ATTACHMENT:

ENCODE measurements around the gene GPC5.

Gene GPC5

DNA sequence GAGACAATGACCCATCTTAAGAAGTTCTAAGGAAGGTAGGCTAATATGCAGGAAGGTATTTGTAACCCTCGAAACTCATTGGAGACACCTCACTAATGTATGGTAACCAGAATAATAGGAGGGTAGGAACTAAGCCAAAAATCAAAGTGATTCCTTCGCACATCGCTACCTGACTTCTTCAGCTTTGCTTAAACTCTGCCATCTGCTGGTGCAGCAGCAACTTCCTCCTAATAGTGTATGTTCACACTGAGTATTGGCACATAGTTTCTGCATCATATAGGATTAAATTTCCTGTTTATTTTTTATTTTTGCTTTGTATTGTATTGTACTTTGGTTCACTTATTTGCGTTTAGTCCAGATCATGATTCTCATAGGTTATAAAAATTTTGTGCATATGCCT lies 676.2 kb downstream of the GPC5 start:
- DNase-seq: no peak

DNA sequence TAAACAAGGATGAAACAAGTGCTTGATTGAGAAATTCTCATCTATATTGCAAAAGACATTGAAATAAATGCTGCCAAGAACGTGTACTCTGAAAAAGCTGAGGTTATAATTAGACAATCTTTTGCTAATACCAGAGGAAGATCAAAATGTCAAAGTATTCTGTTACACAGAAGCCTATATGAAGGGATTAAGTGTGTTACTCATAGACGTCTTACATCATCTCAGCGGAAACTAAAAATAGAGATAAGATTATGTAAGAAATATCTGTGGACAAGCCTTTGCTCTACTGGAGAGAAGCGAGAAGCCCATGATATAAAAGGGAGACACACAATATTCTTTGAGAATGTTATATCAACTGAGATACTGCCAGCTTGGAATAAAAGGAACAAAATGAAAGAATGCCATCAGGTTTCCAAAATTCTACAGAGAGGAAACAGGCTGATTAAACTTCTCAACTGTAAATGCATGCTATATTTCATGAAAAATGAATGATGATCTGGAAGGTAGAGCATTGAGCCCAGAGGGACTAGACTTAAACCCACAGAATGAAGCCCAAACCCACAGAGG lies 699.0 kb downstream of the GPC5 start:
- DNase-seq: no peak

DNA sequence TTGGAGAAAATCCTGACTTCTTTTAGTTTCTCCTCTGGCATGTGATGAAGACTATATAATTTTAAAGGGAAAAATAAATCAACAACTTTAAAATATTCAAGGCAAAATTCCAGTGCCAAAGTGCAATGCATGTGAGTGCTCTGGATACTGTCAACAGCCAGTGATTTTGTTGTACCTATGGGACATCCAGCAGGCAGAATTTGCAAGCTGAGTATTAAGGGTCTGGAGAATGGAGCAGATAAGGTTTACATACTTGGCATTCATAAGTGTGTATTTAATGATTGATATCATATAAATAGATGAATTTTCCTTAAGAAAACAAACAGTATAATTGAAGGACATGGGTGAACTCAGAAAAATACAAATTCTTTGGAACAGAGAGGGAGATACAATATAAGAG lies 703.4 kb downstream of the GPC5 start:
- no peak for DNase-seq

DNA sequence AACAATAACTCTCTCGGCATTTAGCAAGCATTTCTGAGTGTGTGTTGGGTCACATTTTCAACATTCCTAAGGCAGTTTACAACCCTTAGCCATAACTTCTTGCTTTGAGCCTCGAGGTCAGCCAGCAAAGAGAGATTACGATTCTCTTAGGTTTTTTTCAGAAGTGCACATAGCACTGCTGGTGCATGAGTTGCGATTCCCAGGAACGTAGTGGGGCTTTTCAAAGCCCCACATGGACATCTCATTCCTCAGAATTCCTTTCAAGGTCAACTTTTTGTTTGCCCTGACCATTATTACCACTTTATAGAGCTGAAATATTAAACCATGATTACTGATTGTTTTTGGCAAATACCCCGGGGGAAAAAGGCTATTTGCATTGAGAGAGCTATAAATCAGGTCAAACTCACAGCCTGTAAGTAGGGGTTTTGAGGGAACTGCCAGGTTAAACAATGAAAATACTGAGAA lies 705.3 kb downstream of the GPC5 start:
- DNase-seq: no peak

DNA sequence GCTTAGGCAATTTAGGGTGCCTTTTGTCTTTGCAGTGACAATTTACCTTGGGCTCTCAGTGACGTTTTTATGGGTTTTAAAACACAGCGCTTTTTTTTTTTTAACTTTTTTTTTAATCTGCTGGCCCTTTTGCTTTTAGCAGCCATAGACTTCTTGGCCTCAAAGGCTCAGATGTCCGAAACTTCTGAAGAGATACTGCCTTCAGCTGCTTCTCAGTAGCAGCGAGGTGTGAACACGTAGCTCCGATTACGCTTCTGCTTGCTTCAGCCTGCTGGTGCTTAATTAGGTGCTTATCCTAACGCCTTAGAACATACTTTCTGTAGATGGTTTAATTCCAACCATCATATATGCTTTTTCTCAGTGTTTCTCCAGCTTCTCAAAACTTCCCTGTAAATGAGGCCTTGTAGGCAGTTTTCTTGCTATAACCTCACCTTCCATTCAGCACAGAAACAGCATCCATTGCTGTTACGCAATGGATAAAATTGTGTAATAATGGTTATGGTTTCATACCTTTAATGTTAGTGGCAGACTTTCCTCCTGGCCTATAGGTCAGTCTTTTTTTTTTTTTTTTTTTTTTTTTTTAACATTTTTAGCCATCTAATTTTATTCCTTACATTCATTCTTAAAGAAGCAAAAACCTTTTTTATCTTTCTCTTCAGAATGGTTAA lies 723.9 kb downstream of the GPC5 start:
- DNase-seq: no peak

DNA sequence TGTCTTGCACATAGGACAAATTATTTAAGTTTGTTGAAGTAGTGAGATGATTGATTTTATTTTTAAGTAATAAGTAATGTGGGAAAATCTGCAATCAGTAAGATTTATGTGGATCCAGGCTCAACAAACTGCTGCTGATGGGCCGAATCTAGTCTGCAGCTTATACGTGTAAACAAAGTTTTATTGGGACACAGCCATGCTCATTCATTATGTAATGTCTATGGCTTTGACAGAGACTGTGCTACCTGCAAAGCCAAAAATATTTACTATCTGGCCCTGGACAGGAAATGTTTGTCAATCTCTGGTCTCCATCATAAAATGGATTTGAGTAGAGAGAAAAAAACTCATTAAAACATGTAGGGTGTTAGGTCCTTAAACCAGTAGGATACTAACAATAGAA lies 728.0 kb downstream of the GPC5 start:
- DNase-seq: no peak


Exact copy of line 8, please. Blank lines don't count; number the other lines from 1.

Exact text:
- no peak for DNase-seq